Hun Sen Warns Rainsy of Fresh Legal Trouble

Prime Minister Hun Sen on Sunday warned CNRP President Sam Rainsy that he could be prosecuted over the same forgery and incitement case that led to the arrest of opposition Senator Hong Sok Hour in August.

Speaking to a group of about 800 Cambodian students and expatriates on Sunday evening in Paris while on a state visit to France, Mr. Hun Sen defended the arrest of Mr. Sok Hour despite his parliamentary immunity as a member of the Senate.

Prime Minister Hun Sen speaks in Paris on Sunday, in a photograph posted to his personal Facebook page.
Prime Minister Hun Sen speaks in Paris on Sunday, in a photograph posted to his personal Facebook page.

The senator was arrested and charged over a video he posted to Mr. Rainsy’s Facebook page showing a fake treaty purporting to reveal a 1979 deal between Cambodia and Vietnam to dissolve their shared border. Mr. Sok Hour claims that he found the document through a Google search and did not forge it.

“Please do not be confused about why he was arrested even though he had immunity,” Mr. Hun Sen told his audience in Paris. “We respect immunity, but in cases of flagrante delicto, they can be arrested immediately.”

The Constitution allows for the arrest of members of parliament when they are caught in flagrante delicto, or in the act of committing a crime. At the time of Mr. Sok Hour’s arrest, Mr. Rainsy called it “wrong” and “far-fetched” to apply the in flagrante delicto provision to a Facebook post.

In Paris, however, Mr. Hun Sen said the same provision could soon land the CNRP president in court, too, because the video had been posted to his Facebook page.

“The page’s owner is Rainsy, so it can be involved with that guy,” the prime minister said. “This time, I will not pardon him because I have granted him a pardon two times already.”

Mr. Hun Sen most recently arranged for Mr. Rainsy’s royal pardon in 2013, paving the way for the opposition leader to return to Cambodia after spending over three years in self-imposed exile in France. He fled there after being convicted of incitement and destruction of public property in 2010 for uprooting a temporary post along the Vietnamese border during a protest.

Mr. Rainsy was also sentenced to jail in 2005 for defaming the prime minister, but received a royal pardon brokered by Mr. Hun Sen the following year.

“It’s said that I rely on prisons, handcuffs, the military and police. So, after taking power, if we do not rely on these things, what can we rely on?” the premier said. “Now I ask him back: If he takes power, what will he rely on? It has never been that we rely on candles and incense sticks when we take power.”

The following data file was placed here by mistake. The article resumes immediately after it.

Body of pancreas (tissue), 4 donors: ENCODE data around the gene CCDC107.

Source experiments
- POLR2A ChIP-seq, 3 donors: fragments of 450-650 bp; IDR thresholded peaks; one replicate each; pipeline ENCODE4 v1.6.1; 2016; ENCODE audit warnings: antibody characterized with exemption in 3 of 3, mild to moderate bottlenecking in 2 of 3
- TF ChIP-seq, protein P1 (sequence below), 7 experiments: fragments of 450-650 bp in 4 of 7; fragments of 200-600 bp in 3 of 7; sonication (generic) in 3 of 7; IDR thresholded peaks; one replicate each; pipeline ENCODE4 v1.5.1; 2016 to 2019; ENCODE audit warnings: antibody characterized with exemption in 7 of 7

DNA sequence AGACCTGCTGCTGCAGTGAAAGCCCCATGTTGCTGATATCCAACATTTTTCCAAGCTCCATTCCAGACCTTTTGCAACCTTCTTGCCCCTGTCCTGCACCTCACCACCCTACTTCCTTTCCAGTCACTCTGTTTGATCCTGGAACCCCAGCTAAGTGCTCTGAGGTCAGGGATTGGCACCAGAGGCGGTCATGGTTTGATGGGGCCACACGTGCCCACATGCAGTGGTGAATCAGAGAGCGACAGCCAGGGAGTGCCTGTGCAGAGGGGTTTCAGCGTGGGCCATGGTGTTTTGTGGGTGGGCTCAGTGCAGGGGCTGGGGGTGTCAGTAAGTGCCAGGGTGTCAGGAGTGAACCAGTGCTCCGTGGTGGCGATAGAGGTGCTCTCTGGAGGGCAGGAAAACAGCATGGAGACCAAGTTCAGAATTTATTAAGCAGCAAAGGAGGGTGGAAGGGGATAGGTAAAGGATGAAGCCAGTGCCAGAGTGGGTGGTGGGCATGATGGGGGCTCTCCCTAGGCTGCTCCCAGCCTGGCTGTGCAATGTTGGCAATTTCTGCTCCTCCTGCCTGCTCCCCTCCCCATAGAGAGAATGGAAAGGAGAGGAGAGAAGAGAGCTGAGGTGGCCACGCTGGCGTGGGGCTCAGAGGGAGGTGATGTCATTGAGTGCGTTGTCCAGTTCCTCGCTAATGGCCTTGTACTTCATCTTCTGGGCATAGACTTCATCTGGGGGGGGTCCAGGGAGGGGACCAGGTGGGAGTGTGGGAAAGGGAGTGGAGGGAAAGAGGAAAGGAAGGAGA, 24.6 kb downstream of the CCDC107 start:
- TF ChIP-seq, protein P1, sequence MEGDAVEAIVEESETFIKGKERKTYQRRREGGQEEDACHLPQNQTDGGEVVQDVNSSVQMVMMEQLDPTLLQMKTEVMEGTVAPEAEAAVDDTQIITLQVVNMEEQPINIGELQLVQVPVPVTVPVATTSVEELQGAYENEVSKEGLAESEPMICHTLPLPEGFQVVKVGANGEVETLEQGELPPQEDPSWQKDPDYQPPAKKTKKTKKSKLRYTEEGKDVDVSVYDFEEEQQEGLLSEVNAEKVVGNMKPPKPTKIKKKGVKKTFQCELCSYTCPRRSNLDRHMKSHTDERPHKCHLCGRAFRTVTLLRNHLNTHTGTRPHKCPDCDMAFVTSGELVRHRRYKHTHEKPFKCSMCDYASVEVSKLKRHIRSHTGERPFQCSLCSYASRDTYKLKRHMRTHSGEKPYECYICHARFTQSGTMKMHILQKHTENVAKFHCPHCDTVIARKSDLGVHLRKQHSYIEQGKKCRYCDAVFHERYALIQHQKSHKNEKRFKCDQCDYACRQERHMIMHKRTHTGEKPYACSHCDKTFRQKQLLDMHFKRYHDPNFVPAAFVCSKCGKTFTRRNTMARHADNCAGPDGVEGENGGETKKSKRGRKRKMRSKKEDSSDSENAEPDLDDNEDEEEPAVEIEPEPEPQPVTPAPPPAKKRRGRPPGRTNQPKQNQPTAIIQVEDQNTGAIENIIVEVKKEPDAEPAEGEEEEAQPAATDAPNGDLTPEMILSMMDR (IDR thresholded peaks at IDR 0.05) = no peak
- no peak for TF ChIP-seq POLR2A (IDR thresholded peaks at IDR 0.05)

Mr. Hun Sen sought to defend his tactics by reminding his audience that even former French President Nicolas Sarkozy was taken to court after his government was replaced by that of current President Francois Hollande.

“When Hollande took power, Sarkozy was questioned in court. Why wasn’t that called politically motivated?” he asked.

Mr. Sarkozy was questioned by police last year as part of a court investigation into allegations of influence peddling by him and his law- yer. Mr. Sarkozy has accused his enemies of using a succession of scandals to bring him down and derail his political comeback.

Mr. Hun Sen spent most of his two-hour speech praising Cambodia’s impressive economic growth over the past several years and its defense of its borders, including its legal victories over Thailand at the International Court of Justice.

Before finishing, however, the prime minister could not help gloating about Mr. Rainsy’s failure to replace him—and about their childrens’ comparative academic achievements.

“I came to France with the French president greeting me as prime minister. There is no Prime Minister Sam Rainsy,” he said.

Mr. Hun Sen said he was also making a $300 donation to each of the 105 Cambodian students currently studying in France, insisting that it was not a payoff for the students to come and listen to him talk. Mr. Hun Sen has blamed the CNRP for recent rumors that he had threatened to revoke the scholarship of any Cambodian student in France who did not attend his speech, a claim the opposition denies.

“I hope the opposition will not make the accusation that they are hired to listen to me,” Mr. Hun Sen said, making a point to issue a general “hello” to all Cambodians regardless of their political affiliations.

“Here I am speaking even to the children of Rainsy, whom I respect, love and see that they are good people. But I don’t know how Rainsy sees my children,” he said. “Of course, Rainsy’s abilities and degrees are far lower than my childrens’. He and his children do not yet have any doctorate degrees. My kids, a couple of them hold doctorate degrees and the rest hold master’s degrees.

“But I have never bragged about my children’s doctorates and master’s degrees,” Mr. Hun Sen said. “Only Rainsy has bragged and looked down on us.”

Mr. Rainsy, who is traveling in Europe, did not reply to a request for comment on the prime minister’s latest remarks. Spokesmen for the CNRP could not be reached.

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